With consumers active on an almost infinite number of platforms, marketers must determine where, when, and how to effectively reach them with product and service messaging. They can choose to reach audiences organically or use their budgets to drive paid traffic once they’ve figured out the best strategy.
While there are a variety of digital marketing strategies available, they all fall into one of two categories: organic or paid. Knowing when to use one over the other and how to combine the two in a successful integrated marketing campaign is essential for marketers.
Before going over the advantages and disadvantages of paid vs organic, it’s important to understand what each option entails and how it can benefit your marketing efforts.
What is Organic marketing?
The organic approach, also known as inbound marketing, is essentially the modern marketer’s way of utilising word-of-mouth messaging. The idea is to use social media and online search engines to distribute relevant content to a targeted audience. This raises the question of what organic traffic is. When these methods are successful in attracting visitors, the audience members become organic traffic.
Types of organic advertising:
1. Unpaid social media posts on Facebook, Twitter, LinkedIn, HackerNews, Reddit, etc.
2. Blog posts
3. User-generated content
6. PR and link generation
Organic marketing aims to educate audiences, optimise content for better search results, position businesses as thought leaders in their fields, and cultivate long-term relationships with customers. Marketing teams track search result page rankings, organic traffic numbers, and content-driven leads to determine the success of inbound tactics.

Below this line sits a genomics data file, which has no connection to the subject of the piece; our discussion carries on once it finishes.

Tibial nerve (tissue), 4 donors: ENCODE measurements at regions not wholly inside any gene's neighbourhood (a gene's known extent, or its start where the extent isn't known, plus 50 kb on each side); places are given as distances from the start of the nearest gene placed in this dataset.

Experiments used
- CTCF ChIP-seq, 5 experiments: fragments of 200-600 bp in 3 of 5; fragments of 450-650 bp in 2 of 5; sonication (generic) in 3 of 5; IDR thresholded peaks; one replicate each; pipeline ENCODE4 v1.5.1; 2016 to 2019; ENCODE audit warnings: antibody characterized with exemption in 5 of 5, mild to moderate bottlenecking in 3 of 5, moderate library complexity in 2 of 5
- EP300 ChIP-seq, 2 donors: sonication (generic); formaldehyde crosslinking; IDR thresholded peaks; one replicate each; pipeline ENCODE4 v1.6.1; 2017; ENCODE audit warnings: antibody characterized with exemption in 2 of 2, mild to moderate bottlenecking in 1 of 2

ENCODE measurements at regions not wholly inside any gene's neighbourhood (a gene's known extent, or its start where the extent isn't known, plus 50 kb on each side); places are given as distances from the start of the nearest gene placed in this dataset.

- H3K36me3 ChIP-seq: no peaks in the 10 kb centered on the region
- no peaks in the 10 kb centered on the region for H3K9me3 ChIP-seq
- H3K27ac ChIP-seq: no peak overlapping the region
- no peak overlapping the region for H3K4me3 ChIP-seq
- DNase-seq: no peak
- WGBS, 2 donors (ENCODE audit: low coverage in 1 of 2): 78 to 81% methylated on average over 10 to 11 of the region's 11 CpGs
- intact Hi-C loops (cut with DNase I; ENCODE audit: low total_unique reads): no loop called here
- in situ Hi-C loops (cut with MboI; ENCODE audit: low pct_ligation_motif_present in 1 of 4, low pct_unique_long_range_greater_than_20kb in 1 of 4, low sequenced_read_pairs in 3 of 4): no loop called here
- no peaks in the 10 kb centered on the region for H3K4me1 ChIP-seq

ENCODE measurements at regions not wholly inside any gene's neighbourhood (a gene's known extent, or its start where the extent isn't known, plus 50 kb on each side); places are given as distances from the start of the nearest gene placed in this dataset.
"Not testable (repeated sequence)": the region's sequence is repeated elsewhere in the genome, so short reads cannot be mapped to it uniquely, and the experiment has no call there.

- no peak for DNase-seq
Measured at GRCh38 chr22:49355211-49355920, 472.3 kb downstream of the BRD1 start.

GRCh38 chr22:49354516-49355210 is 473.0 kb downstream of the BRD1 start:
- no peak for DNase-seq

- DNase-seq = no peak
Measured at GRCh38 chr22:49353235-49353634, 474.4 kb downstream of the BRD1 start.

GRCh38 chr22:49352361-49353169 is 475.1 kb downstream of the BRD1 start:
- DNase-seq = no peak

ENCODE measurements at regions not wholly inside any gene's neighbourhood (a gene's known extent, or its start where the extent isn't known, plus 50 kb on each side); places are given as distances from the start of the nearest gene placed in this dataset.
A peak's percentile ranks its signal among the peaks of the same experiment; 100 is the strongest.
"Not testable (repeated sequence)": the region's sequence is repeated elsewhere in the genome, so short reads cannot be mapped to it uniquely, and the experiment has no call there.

Blog posts, landing pages, white papers, case studies, and infographics are all examples of content marketing. Marketers create and distribute SEO-friendly content, then promote the links via social media and email newsletters. The benefit of an organic approach is that brands can share information for free. Furthermore, rather than being a sales pitch, the content is educational, relevant, and helpful to viewers, which makes it feel more authentic to audiences.
The main disadvantage is that it takes a lot of work to create high-performing content and earn consumer trust, so it takes longer to see results, especially when compared to paid marketing.
What is Paid Marketing?
When businesses pay for online traffic, they’ve entered the realm of paid advertising. Paid marketing used to be done in the form of a billboard, poster, or print ads. Marketers are now employing a paid strategy to supplement their digital marketing efforts. As a result of these efforts, the term “paid traffic” was coined to describe customers who came to the brand via paid advertising.
Types of paid advertising:
1. Paid search marketing
2. Display advertising
3. Social media paid marketing
4. Retargeting PPC marketing
5. Affiliate marketing
6. Influencer Marketing
Marketers who opt for this strategy are essentially paying for results. The goal is to achieve a solid return on investment at a faster rate than organic marketing, which includes converting viewers into customers and meeting sales targets within the time frame set. Marketers measure the success of paid marketing campaigns by tracking conversion and engagement rates for each advertisement.